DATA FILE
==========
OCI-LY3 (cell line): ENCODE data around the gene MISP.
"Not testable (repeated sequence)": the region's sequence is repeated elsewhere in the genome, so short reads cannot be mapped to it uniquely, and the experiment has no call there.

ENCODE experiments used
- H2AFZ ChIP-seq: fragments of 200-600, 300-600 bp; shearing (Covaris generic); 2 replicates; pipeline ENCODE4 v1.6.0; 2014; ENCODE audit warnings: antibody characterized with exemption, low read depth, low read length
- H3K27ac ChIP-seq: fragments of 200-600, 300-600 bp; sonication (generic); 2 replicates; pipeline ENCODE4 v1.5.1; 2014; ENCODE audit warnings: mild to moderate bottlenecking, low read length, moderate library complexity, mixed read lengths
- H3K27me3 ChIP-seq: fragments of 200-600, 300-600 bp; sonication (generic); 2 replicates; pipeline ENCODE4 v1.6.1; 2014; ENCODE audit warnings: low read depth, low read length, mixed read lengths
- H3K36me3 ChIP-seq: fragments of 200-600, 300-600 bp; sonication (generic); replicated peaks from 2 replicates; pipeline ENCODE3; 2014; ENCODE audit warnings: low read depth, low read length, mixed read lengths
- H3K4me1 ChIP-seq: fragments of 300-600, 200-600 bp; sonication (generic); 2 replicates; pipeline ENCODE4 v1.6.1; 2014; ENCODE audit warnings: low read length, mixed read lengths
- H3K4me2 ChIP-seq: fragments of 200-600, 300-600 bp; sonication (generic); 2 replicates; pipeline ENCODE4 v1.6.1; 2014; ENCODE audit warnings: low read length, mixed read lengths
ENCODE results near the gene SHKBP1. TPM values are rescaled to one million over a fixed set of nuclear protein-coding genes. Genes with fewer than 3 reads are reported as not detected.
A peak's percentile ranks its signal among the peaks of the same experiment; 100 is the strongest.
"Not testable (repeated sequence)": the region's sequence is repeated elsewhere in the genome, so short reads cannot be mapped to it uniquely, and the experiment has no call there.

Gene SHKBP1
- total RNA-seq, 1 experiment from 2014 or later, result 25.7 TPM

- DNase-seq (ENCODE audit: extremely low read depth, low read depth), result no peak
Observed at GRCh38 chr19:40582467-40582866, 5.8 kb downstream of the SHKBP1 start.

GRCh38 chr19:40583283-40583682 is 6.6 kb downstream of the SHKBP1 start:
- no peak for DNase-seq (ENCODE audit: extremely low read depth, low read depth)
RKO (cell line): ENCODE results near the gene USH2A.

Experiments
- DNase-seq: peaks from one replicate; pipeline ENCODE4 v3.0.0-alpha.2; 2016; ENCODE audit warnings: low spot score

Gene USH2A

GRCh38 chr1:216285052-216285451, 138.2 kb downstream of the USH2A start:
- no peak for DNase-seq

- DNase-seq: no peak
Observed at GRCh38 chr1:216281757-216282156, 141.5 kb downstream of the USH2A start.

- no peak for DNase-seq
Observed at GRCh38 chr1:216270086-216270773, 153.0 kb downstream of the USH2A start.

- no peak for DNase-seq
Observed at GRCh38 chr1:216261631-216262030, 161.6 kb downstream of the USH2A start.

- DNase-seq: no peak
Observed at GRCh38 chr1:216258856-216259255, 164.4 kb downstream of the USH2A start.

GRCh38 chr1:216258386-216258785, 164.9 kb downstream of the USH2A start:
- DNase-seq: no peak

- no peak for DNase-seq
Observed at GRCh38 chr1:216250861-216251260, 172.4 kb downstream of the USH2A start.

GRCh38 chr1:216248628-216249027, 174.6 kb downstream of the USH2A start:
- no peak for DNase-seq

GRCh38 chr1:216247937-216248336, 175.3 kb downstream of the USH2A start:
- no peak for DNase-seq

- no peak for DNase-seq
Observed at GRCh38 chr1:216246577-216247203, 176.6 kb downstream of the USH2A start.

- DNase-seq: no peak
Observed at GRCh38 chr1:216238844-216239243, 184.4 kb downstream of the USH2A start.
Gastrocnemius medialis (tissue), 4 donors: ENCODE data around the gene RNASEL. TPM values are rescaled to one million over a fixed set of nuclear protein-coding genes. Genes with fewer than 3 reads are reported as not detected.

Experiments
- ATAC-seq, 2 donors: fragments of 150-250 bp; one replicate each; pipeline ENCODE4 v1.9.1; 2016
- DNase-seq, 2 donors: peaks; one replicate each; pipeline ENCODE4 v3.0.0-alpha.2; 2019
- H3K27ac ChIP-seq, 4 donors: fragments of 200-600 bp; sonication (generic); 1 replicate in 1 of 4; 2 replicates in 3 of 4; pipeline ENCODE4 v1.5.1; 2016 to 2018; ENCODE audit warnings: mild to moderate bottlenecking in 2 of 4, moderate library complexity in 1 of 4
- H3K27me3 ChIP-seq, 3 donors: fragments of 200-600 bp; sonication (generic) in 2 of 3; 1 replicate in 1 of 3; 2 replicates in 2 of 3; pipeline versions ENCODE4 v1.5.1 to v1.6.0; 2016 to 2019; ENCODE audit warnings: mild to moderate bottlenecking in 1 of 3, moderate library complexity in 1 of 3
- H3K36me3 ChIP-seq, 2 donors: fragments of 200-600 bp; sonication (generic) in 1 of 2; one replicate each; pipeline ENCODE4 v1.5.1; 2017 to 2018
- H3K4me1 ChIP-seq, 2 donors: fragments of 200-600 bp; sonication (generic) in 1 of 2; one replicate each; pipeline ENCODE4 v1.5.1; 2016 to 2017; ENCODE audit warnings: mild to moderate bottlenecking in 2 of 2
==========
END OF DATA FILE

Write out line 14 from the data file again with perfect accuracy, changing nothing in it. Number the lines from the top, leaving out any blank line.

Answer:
- total RNA-seq, 1 experiment from 2014 or later, result 25.7 TPM